KU assistant prof weighs in on Ray Rice ‘spectacle’
A graduate-level instructor of courses such as sociology of sport, sport in the media and sports ethics at Kansas University, Jordan Bass has spent extensive hours researching the relationship between the public and athletics institutions.
The “whole spectacle” surrounding the NFL’s handling of Ray Rice’s suspension and the ensuing commotion regarding the punishment — and the leniency of it — has intrigued Bass, an assistant professor in KU’s Health, Sport and Exercise Sciences Department.
A Pro-Bowl running back for Baltimore, Rice received a two-game suspension from the NFL following a physical confrontation with his then-fiancee in February. The incident, which occurred at an Atlantic City casino, left Rice’s now-wife unconscious.
Soon after the league announced its punishment, public objection swelled, especially since the NFL regularly hands out harsher four-game bans for substance abuse.
Based on research recently published by Bass and two others in the International Sport Coaching Journal, the league’s administration should’ve seen this coming. The article details what they call “forced crowdsourcing” — when organizations can’t control what kind of buzz the public generates but are forced to react. Bass and his co-authors found “viral content” fuels public pressure on an establishment.
Security video footage of Rice dragging the unconscious body of his then-fiancee out of an elevator could be seen repeatedly via television, the internet and social media. Its existence, Bass said, helped rally the public against the wildly popular league.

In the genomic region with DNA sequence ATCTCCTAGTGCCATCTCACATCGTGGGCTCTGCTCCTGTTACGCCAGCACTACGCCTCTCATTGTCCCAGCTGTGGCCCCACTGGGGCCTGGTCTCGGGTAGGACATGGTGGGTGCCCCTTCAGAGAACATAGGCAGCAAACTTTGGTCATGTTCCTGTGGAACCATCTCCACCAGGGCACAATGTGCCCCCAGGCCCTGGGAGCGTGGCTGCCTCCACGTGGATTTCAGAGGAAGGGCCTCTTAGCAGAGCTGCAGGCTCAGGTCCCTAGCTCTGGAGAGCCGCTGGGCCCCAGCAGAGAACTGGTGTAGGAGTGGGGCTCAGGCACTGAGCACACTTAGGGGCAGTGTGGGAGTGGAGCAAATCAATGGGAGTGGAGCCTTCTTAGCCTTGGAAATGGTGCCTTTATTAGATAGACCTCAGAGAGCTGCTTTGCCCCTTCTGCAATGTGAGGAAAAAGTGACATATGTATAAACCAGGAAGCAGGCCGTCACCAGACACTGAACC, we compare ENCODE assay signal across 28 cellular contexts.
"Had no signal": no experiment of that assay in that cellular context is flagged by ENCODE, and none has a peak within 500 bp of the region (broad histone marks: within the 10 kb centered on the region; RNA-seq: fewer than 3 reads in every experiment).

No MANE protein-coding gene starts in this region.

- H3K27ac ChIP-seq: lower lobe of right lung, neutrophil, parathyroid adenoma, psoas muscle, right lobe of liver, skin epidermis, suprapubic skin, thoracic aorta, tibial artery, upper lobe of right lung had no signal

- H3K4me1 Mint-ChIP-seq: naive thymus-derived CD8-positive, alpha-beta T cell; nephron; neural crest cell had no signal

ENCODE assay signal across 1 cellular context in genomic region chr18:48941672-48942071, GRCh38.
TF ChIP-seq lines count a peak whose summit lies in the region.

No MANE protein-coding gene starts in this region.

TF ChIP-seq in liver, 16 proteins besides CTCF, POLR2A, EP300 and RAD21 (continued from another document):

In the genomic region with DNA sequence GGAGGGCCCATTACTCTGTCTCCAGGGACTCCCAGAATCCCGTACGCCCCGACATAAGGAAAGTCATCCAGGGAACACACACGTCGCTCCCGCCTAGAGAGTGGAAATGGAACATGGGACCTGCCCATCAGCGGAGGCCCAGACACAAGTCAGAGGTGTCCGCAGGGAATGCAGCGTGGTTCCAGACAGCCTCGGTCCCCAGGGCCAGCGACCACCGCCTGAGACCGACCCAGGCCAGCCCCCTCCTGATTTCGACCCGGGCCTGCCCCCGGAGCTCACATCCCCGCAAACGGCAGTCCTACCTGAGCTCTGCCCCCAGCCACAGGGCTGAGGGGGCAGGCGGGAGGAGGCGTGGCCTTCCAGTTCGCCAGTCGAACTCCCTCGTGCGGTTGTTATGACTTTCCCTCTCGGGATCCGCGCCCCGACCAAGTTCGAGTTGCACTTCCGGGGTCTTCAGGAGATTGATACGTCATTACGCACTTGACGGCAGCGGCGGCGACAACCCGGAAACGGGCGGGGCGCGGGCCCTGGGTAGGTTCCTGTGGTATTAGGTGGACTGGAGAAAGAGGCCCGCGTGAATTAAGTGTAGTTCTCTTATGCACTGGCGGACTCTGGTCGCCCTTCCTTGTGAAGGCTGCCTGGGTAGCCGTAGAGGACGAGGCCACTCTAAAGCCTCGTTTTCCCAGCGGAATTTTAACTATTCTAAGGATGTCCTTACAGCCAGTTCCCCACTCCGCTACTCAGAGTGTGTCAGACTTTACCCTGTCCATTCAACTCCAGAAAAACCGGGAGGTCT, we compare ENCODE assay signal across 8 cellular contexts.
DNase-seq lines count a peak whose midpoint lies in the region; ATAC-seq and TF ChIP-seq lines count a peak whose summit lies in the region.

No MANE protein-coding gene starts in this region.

“On the face of it, it looks really bad for the NFL,” Bass, the executive director of KU’s Laboratory for the Study of Sport Management, said, “just in the way that they’ve handled it, the way that public perception has built up, and they’ve really done little to refute that.”
Typically, Bass and his colleagues found, similar situations resulted in public pressure moving organizational action. Following Rutgers’ 2012-13 men’s basketball season, the article cited, video of coach Mike Rice throwing basketballs at players and using profanity surfaced on ESPN’s “Outside the Lines.” The coach, only suspended three games during the season when administration became aware of the video, was fired within 24 hours of the national broadcast.
As a supplementary example of the power of viral media, Bass said in an interview with the Journal-World, no comparable media exists of Carolina Pro-Bowl defensive end Greg Hardy attacking his ex-girlfriend. A judge found him guilty of domestic violence on July 15, and Hardy will appeal the verdict in court. According to a report from ESPN.com, a league spokesman said the NFL will monitor the situation before taking disciplinary action.
“I bet if you surveyed the majority of people,” Bass said, “they wouldn’t even know that case was going on.”
Despite the public backlash to the NFL’s ruling on Rice, Bass fears the NFL might be unique, compared to past incidents in his study, and too powerful to bother with responding. Commissioner Roger Goodell publicly defended the suspension this past weekend.
“Maybe the NFL is too big,” Bass said. “Maybe it’s too popular. Maybe people are going to watch the NFL, regardless.”